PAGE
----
The Start of Something New
Hello my lovely folks, hope all is finding you well. Summer is finally upon us here in the Prairies of Canada, its been a few solid weeks of sweltering humid days and I am LOVING it! Our winters are so incredibly harsh that you have to appreciate each beautiful summer day.
Now for the first time in my artistic career, I have finally completed a series of artwork.
My first completed series.
This is a big deal for me because I typically have the attention span of a goldfish, which can definitely be seen when you look at my list of half-started series (there are a lot of them..).
This body of work features my favorite grouping of animals, the African Big Five. For those who are not familiar with the Big Five, the group consists of five animals present in Africa that are considered to be the most difficult to hunt. They also happen to be some of the deadliest. The members of this group are the African Elephant, the Lion, the Leopard, the Rhinoceros and the Cape Buffalo. I've held a huge fascination for the Big Five years and was lucky enough to spot all but the leopard on my recent trip to South Africa.
Each of the pieces measure 11"x14" and have been created with acrylic paint on canvas panels. Typically I go for a more matte varnish for my work but these babies got the high-gloss treatment, which heightens the contrast incredibly.
They were incredibly fun to create, its very relaxing and cathartic to slash bright red paint across an otherwise greyscale canvas. They felt like a release, and their rawness was almost a physical sensation in their creation.
I suppose in a way that these five pieces are fragments of my soul and psyche. Two separate conversations in the same day earlier this month have led me to realize that I need to change the way I look at my own work in order to really feel something. It sounds rather abstract, in reality it is, but it struck something in me, something real. I have been so uptight in my work, planning everything down to the brushstroke, and my work wasn't breathing. I felt little to no connection to it because it didn't reflect the initial energy and emotion that I felt. It was too structured in its creation, no flow of life.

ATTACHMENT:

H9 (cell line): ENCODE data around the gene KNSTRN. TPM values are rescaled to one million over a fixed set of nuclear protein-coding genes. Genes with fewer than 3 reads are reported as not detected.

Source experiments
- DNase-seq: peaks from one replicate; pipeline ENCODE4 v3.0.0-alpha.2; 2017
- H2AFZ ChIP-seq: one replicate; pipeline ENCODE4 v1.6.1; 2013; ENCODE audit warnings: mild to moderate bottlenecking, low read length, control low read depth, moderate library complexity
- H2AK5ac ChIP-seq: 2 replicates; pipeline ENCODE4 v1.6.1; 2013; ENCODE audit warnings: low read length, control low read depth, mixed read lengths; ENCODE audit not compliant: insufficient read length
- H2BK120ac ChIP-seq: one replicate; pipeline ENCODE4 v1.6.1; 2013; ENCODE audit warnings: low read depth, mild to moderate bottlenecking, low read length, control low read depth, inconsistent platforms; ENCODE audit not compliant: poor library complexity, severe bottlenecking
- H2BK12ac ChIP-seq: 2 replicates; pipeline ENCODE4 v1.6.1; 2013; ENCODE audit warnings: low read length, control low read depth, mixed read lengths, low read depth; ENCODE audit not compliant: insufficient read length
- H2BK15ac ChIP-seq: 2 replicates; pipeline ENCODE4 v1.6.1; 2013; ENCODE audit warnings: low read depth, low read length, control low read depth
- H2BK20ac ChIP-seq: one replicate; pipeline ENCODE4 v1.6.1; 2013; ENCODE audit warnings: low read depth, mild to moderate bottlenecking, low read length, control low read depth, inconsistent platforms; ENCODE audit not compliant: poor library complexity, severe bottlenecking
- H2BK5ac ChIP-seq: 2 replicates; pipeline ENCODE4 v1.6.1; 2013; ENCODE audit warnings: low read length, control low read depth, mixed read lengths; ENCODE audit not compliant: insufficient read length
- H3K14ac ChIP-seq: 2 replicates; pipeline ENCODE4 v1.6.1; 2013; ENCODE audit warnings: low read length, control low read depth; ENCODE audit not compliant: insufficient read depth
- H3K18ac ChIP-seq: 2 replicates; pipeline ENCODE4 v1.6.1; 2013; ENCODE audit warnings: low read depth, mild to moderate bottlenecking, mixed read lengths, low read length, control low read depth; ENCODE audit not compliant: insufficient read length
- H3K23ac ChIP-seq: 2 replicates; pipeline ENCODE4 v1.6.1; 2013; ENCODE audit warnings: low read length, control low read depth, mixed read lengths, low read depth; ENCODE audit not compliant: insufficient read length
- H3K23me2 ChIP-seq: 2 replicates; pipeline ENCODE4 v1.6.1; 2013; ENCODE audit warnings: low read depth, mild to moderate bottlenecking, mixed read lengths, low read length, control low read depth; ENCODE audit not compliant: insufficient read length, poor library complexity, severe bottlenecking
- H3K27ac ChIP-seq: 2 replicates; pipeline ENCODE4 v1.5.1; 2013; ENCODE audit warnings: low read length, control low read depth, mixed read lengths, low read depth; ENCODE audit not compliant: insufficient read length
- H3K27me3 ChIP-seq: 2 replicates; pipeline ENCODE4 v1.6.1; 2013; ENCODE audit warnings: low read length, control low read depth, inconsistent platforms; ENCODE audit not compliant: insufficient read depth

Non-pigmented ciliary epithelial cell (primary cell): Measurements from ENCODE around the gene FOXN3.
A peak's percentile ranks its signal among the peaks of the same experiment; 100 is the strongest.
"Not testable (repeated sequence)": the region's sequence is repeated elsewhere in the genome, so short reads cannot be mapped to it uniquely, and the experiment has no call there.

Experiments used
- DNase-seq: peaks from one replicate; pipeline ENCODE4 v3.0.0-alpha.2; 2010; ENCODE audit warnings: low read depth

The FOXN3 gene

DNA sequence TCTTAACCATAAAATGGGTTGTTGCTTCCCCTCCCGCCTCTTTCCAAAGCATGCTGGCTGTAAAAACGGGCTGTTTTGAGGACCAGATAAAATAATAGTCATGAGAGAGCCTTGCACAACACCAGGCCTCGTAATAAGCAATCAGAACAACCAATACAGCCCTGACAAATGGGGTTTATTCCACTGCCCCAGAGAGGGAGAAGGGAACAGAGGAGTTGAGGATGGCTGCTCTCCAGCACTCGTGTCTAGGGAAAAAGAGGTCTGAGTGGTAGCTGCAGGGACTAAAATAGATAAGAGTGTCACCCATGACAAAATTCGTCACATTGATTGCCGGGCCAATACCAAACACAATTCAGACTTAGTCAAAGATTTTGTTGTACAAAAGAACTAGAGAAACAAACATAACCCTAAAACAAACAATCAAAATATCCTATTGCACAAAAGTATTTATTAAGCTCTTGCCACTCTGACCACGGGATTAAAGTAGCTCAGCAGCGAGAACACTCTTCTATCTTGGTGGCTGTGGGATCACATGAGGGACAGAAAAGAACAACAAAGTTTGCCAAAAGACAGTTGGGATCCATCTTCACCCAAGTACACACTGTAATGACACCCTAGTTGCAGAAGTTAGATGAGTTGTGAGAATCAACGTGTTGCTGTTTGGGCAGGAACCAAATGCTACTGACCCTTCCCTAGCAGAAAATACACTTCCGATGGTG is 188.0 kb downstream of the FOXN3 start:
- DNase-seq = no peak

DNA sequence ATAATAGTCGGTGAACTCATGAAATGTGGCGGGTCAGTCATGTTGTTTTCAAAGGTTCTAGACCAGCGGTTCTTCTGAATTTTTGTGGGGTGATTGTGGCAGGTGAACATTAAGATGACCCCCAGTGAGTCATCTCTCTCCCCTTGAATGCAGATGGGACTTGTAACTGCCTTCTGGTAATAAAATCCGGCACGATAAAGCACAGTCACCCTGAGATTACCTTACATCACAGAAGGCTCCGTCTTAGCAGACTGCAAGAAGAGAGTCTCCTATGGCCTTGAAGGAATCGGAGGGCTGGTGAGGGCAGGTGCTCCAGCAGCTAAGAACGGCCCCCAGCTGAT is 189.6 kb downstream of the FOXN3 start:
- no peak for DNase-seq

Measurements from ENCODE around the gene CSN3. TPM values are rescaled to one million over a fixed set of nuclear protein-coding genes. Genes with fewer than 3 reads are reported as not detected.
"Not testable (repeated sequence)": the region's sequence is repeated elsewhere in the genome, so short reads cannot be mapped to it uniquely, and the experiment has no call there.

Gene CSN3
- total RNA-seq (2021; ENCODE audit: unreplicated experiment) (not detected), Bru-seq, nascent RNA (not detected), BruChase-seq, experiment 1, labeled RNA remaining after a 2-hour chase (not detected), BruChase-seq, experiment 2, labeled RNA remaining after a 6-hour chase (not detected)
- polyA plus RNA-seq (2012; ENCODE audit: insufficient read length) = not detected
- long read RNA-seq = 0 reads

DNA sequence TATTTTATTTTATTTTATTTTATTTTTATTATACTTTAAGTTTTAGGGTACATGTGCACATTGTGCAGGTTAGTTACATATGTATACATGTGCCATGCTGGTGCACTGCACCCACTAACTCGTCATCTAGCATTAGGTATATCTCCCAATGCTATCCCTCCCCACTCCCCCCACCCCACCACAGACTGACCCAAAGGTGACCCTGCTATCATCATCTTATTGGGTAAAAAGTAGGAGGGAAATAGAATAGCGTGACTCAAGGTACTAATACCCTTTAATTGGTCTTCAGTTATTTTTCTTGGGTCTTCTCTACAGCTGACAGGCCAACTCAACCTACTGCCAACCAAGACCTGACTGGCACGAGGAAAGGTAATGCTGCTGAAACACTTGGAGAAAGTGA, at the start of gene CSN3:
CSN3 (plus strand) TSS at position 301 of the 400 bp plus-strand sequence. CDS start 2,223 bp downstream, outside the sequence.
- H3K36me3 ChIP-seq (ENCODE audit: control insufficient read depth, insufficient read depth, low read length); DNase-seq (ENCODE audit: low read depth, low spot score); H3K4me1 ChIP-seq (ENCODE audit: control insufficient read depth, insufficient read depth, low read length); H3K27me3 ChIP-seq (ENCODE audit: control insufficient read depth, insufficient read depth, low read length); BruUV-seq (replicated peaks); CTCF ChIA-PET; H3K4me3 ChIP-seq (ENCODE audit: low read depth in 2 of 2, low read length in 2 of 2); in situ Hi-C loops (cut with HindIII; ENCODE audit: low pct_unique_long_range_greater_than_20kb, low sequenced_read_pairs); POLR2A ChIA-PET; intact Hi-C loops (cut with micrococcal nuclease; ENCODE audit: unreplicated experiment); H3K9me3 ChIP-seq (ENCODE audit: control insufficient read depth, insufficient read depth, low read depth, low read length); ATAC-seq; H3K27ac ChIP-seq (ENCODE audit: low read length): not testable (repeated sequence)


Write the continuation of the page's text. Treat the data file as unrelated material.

Sometimes tough conversations and realizations are needed in order to open your eyes.
A colleague of mine has been giving me "art prompts", as we have been calling them (and I return them, giving her appropriate prompts to help push her in a direction that holds some education and learning). I had a moment of clarity and realization when the anxiety hit me during her suggestion that I jump right into a piece with zero planning, zero initial thoughts, zero reference. Panic. I wish I were exaggerating, I felt legitimate anxiety butterflies at that suggestion. Reflection upon that moment drew up one conclusion: let your work breathe.
I'm still in the very early phases of making some changes to the way I work. This series is the first bit, the first taste of relaxation. I'm not implying that my style will flip from refined detail to the chaos that you can see in these paintings, but hopefully will instead contain a cathartic edge.
Painting should purge the soul.